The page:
Scholars consider campus political engagement at Harvard, mentorship at Naval Academy
Molly Baldock ('21) and Ben Barberie ('21) at the Harvard Institute of Politics' National Campaign Conference
Canvassing in New Hampshire just days ahead of the primary, attending the John F. Kennedy New Frontier Awards and meeting FBI Director Christopher Wray — these are just a few of the opportunities four McConnell Scholars have experienced in the past three weeks.
Molly Baldock (’21) and Ben Barberie (’21) attended the National Campaign Conference at Harvard University’s Institute of Politics last weekend. The jam-packed three-day conference brought together students from a national network of undergraduate political leadership programs to discuss political engagement on college campuses.
"I feel like we're in a climate of fear right now in the United States--especially politics. The story seems to be that everything is bad, and it's only going to get worse. But I didn't leave Cambridge this weekend afraid or worried about the future of America. I left feeling inspired, reassured and motivated," said Barberie.
Based on what he learned at the conference, Barberie said he's already planning a series of campus town halls for the fall and looks forward to seeing more University of Louisville students engaged in the political process.
"There are enthusiastic, brilliant, compassionate students across the country who are dedicated to changing their communities for the better. We see it as our civic duty to foster an environment where citizens and residents feel engaged in politics regardless of their resources or upbringing," he said.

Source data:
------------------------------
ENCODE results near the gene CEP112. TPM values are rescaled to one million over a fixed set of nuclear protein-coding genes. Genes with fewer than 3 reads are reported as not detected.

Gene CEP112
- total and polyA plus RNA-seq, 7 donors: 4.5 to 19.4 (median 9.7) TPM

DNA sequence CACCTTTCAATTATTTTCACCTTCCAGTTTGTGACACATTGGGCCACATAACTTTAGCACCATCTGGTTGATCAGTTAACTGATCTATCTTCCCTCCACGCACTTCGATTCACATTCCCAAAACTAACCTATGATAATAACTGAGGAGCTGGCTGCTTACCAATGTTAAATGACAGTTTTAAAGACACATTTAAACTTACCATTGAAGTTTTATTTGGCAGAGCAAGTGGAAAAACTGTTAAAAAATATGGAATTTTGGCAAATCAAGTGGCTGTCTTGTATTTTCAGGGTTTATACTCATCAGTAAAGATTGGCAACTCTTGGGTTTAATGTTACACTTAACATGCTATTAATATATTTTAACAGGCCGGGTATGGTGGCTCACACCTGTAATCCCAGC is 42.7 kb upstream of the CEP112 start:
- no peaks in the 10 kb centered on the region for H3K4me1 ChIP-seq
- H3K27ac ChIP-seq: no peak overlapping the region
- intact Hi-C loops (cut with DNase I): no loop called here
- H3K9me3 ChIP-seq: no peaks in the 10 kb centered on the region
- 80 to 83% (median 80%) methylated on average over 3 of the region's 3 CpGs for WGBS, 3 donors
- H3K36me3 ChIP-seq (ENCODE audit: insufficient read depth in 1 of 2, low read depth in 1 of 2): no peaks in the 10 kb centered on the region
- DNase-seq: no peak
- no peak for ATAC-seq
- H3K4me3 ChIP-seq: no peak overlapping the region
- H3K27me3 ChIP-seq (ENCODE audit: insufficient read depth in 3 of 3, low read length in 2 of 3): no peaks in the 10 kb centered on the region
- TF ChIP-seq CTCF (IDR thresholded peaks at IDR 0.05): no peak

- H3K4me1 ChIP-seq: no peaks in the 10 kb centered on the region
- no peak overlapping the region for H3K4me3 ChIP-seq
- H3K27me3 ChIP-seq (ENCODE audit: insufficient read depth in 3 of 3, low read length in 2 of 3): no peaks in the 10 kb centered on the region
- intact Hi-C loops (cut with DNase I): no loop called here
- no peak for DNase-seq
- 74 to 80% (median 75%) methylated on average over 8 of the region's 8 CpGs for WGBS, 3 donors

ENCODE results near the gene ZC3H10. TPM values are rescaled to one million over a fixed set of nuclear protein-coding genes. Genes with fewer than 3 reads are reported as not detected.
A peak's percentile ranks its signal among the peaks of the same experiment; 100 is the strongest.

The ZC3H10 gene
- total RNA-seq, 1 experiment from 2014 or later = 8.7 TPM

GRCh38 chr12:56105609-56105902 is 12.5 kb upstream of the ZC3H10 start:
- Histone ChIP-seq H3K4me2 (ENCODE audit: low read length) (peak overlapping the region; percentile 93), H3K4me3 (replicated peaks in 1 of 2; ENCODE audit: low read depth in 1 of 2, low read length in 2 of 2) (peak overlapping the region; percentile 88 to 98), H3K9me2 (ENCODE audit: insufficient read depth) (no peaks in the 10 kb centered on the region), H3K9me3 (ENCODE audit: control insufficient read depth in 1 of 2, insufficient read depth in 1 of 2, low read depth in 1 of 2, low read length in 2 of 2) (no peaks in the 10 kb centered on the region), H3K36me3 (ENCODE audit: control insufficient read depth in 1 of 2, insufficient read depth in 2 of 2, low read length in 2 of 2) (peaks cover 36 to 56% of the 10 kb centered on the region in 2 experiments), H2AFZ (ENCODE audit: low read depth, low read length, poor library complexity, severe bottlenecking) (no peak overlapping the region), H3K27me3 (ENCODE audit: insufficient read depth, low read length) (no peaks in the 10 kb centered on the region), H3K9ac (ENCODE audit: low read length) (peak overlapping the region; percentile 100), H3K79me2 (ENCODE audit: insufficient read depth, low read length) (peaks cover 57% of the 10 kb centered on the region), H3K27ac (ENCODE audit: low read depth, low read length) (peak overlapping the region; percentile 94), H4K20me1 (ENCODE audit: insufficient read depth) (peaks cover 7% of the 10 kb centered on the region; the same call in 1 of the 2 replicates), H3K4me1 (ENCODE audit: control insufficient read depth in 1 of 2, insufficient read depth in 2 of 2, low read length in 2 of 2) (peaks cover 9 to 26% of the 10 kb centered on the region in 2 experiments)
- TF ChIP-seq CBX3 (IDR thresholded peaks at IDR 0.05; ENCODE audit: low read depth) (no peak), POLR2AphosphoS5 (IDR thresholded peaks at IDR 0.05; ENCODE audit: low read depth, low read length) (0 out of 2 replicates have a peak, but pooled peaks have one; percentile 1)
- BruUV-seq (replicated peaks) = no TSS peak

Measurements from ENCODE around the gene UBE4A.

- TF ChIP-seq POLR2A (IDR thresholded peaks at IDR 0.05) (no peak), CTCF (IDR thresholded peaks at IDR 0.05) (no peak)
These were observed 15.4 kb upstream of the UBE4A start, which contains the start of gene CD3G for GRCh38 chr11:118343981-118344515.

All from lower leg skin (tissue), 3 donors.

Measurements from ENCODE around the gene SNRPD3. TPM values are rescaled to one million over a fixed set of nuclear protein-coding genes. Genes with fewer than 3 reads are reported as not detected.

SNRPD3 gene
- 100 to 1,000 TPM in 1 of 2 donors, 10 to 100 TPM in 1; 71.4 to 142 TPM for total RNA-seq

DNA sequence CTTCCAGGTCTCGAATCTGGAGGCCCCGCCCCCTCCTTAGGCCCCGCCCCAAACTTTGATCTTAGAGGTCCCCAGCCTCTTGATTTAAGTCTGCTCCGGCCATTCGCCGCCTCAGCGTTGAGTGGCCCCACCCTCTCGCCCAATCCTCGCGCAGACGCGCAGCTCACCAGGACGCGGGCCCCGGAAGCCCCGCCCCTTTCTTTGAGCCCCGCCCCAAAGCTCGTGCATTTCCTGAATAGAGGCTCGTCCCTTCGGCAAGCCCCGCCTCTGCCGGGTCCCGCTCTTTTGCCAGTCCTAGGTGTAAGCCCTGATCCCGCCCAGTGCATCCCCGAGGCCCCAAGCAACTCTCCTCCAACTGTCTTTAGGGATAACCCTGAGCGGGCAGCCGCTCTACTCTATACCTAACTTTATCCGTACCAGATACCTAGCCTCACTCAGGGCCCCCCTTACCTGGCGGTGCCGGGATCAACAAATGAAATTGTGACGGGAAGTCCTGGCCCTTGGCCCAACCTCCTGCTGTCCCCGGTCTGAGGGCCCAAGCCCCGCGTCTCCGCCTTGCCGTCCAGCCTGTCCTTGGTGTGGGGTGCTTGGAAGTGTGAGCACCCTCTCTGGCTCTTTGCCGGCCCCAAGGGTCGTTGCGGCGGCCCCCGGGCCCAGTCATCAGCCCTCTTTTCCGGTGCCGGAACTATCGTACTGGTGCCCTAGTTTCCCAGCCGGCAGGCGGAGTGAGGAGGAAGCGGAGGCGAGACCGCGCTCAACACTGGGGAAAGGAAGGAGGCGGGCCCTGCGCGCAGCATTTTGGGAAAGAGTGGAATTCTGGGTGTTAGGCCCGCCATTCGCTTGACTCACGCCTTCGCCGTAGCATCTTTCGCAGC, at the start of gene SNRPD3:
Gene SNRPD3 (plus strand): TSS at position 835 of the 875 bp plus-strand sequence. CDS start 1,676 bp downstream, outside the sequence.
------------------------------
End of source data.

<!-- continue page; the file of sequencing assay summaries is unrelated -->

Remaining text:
Baldock said the trip is not one she will soon forget.
“I was encouraged by thoughtful discussion with the students about what it means to be an American today,” Baldock said. “I am humbled that I was able to engage with such bright young minds and am motivated to have the same impact on my campus."
Will Randolph (’22) and Laura Hinkle (’22) attended the Naval Academy Leadership Conference as representatives of the McConnell Scholars Program a few weeks ago. The pair considered leadership lessons alongside naval cadets in Annapolis.
They heard from a NASA astronaut, as well as keynote speaker FBI Director Christopher Wray.
Hinkle (’22) said the conference helped her “recalibrate” her ideas about mentorship and reminded her that leadership and humility go hand-in-hand.
“Growing up, I’d never thought about mentorship as a formal concept. Finding true mentors has always been hard for me because I can be strong-willed and independent to a fault,” she said. The conference helped Hinkle realize that it is her responsibility to seek mentors who offer candid advice in order to further her leadership development.
Randolph (’22) said that FBI Director Wray’s professional, direct style was a refreshing lesson in leadership, particularly in contrast to today’s boisterous political climate.
Both opportunities are part of the McConnell Center's leadership development for McConnell Scholars to learn beyond the walls of the traditional classroom.
"Interacting with lecturers, panelists and professionals enriched my understanding of the critical role civic engagement plays in our democracy, and it has given me numerous resources to cultivate a more engaged campus community at UofL," Barberie said.